In the big data world of today, issues abound. People discuss structured data versus unstructured data; graph versus JSON versus columnar data stores; even batch processing versus streaming. Differences between each of these kinds of things are important. How they are used can help direct how best to store content for use. Therefore, deep understanding of usage is critical in determining the flavor of data persistence employed.
These are details that must be explored each and every time new data is acquired, and each time new data uses arise. But a more important discussion is avoided—documented versus undocumented data.
For our context here, “documented data” means that some level of metadata exists that provides enough information for the stored content to be understood, to be useful, and used by data scientists and others within the organization. On the opposite pole, “undocumented data” is content that has no known metadata helping to explain what that undocumented data content is or how it is used.
Technologists prefer to avoid metadata discussions and instead dive into the other issues, such as deciding whether to use data frames or Hadoop partitions. Focusing on the purely technical can be far more interesting to IT staff than dealing with the sticky ooze of a situation that may arise in working through the process of obtaining proper metadata. On a very practical level, metadata is extremely important. JSON files are considered “self-documenting”; but really, an organization might want to consider what any new person must deal with whenever he or she wishes to process a file. In other words, any new person wanting to process a file has to spend time crawling through record after record looking at the existing tags while attempting to guess what each tag may mean, then guessing at value sets based on seeing just a subset, and only recognizing that tags are no longer used once they disappear inside content, or recognizing new tags only after they magically appear. These tasks can quickly become the lion’s share of each data scientist’s job. It is hard to focus on finding new and useful interrelationships inside the data when one’s time is consumed just figuring out the basics, for the 20th time.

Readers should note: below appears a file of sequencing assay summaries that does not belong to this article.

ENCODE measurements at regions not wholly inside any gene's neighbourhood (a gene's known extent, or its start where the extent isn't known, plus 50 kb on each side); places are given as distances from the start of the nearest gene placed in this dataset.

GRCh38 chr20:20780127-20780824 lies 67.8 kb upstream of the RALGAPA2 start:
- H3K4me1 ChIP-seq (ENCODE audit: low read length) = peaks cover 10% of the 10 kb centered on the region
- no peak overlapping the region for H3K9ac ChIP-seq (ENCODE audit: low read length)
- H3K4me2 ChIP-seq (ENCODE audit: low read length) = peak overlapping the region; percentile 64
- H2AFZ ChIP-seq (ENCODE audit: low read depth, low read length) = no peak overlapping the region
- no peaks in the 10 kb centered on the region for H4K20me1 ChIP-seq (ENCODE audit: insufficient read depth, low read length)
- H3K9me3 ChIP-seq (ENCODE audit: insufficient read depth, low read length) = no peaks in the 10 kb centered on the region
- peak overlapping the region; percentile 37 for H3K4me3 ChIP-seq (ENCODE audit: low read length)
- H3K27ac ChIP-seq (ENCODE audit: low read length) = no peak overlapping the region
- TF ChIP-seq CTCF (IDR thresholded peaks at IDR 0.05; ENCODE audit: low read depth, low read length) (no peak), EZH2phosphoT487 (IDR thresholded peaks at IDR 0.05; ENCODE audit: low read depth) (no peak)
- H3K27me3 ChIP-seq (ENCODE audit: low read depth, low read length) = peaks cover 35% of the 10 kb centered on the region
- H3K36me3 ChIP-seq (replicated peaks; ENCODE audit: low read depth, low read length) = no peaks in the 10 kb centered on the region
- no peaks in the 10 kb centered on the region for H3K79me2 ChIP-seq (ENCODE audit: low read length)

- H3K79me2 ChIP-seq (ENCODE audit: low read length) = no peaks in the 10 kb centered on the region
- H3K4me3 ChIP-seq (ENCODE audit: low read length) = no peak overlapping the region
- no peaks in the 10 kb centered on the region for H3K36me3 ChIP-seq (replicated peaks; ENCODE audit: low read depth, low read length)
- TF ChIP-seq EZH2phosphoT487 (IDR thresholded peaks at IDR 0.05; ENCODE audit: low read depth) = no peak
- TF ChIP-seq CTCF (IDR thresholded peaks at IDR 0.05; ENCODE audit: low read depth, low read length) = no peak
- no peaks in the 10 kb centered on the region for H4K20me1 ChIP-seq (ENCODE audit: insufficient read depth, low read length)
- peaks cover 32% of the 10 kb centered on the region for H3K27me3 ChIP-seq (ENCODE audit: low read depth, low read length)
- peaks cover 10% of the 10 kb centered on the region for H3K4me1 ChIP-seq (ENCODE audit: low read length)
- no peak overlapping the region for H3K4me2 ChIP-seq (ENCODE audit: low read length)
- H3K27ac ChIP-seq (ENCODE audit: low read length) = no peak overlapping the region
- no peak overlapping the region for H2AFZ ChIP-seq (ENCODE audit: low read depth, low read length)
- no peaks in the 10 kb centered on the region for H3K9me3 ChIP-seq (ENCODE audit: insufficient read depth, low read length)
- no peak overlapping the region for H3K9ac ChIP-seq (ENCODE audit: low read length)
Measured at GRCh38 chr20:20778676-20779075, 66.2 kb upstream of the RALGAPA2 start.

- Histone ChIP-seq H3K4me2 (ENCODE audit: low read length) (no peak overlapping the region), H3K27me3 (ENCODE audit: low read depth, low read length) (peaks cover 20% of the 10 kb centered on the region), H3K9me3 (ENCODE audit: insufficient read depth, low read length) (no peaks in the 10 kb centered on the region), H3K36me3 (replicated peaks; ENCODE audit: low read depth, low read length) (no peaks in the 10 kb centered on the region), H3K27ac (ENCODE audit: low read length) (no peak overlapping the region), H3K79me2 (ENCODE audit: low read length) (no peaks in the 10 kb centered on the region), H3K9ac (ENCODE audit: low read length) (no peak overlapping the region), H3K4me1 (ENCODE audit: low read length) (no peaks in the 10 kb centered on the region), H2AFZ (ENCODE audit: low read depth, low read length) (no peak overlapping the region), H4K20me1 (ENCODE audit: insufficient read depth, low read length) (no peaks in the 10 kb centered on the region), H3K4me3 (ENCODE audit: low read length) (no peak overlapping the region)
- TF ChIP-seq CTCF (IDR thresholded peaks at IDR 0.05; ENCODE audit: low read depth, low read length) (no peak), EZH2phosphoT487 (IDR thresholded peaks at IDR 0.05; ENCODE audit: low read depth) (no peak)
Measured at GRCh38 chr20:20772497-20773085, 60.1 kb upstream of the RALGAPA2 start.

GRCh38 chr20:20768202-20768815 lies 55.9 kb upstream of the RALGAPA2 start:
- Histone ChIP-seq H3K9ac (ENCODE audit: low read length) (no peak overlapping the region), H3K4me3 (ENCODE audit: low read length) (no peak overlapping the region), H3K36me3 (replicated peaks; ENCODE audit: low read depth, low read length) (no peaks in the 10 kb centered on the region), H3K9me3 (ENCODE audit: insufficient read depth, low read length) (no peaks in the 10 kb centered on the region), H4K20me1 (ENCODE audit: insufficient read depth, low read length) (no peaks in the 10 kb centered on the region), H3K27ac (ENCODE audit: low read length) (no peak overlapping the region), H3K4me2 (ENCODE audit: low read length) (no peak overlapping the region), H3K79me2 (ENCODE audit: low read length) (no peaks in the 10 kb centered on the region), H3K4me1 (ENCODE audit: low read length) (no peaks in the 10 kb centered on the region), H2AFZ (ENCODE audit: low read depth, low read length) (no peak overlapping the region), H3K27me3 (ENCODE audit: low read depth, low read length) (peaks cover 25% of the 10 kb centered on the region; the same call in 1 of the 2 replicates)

Once metadata is acknowledged as important, the next question becomes, just what metadata does an organization wish to make mandatory? Additional questions also become relevant with metadata. Who owns the incoming data? What items exist within the incoming data and what do they mean (data dictionary)? Who needs to approve internal access to the data? Where is the data (server names, table names, files names, folder names, etc.)?
Just as the content of the data lake may be structured or unstructured, metadata also may have an unstructured component. A folder name or table name and a subject matter expert name can each have its own bucket in a spreadsheet or table, and a link to a profiling report on the items within the dataset can profile useful information for a data scientist to read through. Regardless of what information is flagged as mandatory, how does the organization wish to respond when a mandatory item is not available? Does everything stop? Issues such as missing requirements are where the rubber meets the road on how committed an organization is to data governance.
Metadata issues are critical because without minimal information, development cycles are wasted simply tracking down whether or not a data element exists consistently among the transactions about to be processed. Having a coherent ontology for depositing data profiling can provide a treasure trove that saves people many hours of work. Lack of coherent and useful metadata is the simplest way to turn one’s data lake into a muddy data swamp where things just go to die.